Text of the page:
One theory suggests that the dodecahedra were used as candlestick holders. The varying hole sizes could accommodate different candle diameters, and the object itself could cast interesting shadows, possibly used in religious or ceremonial contexts.

Dodecahedron, 1st to 4th century, bronze
Dodecahedron, 1st to 4th century, bronze , Hunt Museum, Limerick, Ireland. Public domain via Hunt Museum

Measurement Devices

Another hypothesis posits that the dodecahedra served as sophisticated measurement tools. The different diameters of the holes could have been used to gauge distances or to calculate agricultural planting dates, aligning with the Roman focus on engineering and agriculture.

Religious and Mystical Objects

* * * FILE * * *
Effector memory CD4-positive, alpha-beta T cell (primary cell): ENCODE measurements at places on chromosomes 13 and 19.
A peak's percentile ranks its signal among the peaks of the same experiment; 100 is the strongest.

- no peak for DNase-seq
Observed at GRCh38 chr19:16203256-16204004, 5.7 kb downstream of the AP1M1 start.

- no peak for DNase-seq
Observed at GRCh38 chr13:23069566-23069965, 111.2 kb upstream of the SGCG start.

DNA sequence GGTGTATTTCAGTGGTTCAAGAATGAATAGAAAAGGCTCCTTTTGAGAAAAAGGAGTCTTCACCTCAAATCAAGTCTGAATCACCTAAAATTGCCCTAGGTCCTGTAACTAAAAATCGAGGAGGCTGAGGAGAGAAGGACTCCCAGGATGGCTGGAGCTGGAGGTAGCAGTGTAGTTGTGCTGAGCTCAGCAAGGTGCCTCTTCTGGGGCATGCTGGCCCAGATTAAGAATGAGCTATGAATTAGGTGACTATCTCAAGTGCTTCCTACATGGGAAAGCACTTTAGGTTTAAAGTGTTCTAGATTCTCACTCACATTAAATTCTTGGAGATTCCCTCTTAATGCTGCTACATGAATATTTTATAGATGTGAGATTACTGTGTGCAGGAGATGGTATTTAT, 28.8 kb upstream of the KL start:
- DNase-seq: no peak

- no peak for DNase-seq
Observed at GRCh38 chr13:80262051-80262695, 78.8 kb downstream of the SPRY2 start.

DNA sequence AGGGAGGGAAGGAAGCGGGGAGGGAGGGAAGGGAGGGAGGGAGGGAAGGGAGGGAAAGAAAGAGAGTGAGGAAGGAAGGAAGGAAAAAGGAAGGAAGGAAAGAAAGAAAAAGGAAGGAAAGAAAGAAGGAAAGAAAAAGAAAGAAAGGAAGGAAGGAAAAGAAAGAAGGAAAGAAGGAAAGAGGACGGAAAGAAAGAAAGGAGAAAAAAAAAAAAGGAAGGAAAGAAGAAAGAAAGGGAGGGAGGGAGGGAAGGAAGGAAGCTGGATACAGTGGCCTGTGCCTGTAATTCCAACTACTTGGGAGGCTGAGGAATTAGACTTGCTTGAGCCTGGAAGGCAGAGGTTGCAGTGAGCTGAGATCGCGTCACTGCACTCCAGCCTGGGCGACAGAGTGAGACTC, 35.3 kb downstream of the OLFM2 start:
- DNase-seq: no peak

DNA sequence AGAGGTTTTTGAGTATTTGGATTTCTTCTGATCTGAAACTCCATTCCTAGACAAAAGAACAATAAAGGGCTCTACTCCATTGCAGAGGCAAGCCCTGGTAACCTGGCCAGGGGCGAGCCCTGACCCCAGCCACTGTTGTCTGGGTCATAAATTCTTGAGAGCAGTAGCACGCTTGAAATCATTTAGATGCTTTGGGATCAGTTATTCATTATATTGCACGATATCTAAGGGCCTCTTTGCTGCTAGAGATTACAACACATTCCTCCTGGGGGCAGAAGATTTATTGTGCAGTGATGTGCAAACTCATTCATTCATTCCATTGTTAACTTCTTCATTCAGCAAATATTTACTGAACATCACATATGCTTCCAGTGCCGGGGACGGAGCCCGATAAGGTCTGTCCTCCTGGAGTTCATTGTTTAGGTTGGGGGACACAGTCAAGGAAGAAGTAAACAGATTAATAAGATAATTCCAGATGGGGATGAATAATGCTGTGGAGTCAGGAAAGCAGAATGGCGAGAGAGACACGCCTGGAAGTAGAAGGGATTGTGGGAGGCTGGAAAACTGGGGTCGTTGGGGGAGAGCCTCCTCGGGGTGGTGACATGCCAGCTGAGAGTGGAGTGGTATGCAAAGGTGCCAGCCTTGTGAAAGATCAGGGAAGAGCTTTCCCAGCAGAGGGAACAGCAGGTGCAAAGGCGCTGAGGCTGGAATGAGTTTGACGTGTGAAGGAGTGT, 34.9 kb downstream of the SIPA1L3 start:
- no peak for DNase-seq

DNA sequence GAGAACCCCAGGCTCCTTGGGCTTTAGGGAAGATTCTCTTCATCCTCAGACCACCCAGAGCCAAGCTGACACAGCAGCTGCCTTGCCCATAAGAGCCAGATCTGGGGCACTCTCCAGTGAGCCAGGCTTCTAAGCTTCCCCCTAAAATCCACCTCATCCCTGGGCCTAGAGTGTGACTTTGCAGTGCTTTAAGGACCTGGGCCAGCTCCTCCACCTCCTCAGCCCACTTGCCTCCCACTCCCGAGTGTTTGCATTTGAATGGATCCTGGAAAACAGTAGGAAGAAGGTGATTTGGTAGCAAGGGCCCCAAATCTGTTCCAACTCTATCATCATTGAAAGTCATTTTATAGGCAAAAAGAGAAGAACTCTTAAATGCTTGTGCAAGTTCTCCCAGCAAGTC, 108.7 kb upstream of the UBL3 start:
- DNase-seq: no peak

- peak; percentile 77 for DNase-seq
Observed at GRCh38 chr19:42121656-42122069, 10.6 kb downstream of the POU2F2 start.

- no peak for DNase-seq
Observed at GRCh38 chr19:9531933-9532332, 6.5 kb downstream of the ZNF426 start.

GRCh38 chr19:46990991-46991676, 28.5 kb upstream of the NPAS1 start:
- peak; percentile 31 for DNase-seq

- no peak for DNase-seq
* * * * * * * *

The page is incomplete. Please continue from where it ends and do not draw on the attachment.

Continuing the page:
Some scholars speculate a religious or mystical purpose, perhaps as objects dedicated to a deity or used in rituals. The geometric perfection of a dodecahedron, aligning with the Romans' interest in geometry and the cosmos, might symbolize the universe's harmony.

Toys and Educational Tools

A simpler explanation is that these objects were toys or educational tools for teaching geometry and mathematics. The tactile nature of the dodecahedra and their intriguing design could have made them effective for engaging young minds.

Military Applications

A less popular but intriguing theory is that the dodecahedra were used by the Roman military, possibly as range-determining devices for slinging projectiles or other forms of ancient warfare engineering.

Despite various theories, no single explanation has been universally accepted by the scholarly community. The Roman dodecahedron remains a subject of debate, illustrating the gaps in our understanding of daily life in the ancient Roman world.

For those interested in finding out more about the Roman dodecahedron, we hope you’ll enjoy this video: